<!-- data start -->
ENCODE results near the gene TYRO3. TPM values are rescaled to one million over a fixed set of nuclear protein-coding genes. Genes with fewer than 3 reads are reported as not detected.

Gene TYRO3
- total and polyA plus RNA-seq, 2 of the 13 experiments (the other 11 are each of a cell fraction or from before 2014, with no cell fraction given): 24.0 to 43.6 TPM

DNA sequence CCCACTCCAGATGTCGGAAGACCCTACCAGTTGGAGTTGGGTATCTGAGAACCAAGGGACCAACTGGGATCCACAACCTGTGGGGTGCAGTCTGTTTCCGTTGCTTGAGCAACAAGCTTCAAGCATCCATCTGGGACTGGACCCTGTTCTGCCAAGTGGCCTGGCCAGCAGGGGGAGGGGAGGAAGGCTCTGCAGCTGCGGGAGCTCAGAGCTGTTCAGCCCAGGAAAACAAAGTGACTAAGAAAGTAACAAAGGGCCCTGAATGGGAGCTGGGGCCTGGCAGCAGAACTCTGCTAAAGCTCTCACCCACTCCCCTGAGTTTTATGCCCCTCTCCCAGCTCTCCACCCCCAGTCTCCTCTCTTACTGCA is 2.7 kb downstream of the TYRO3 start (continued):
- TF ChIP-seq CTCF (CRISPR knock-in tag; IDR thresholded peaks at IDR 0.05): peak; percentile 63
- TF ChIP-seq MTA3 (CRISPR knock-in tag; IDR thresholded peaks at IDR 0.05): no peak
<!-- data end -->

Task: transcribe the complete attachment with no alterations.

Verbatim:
ENCODE results near the gene TYRO3. TPM values are rescaled to one million over a fixed set of nuclear protein-coding genes. Genes with fewer than 3 reads are reported as not detected.

Gene TYRO3
- total and polyA plus RNA-seq, 2 of the 13 experiments (the other 11 are each of a cell fraction or from before 2014, with no cell fraction given): 24.0 to 43.6 TPM

DNA sequence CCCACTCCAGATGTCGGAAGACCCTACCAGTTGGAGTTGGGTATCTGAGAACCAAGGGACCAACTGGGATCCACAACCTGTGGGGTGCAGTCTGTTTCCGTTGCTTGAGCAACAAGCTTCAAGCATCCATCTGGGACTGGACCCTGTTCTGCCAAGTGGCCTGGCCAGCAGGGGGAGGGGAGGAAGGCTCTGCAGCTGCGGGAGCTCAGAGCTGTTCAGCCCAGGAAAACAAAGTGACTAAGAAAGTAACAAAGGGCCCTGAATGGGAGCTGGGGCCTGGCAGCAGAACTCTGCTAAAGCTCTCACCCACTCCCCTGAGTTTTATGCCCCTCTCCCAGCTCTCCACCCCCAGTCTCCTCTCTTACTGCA is 2.7 kb downstream of the TYRO3 start (continued):
- TF ChIP-seq CTCF (CRISPR knock-in tag; IDR thresholded peaks at IDR 0.05): peak; percentile 63
- TF ChIP-seq MTA3 (CRISPR knock-in tag; IDR thresholded peaks at IDR 0.05): no peak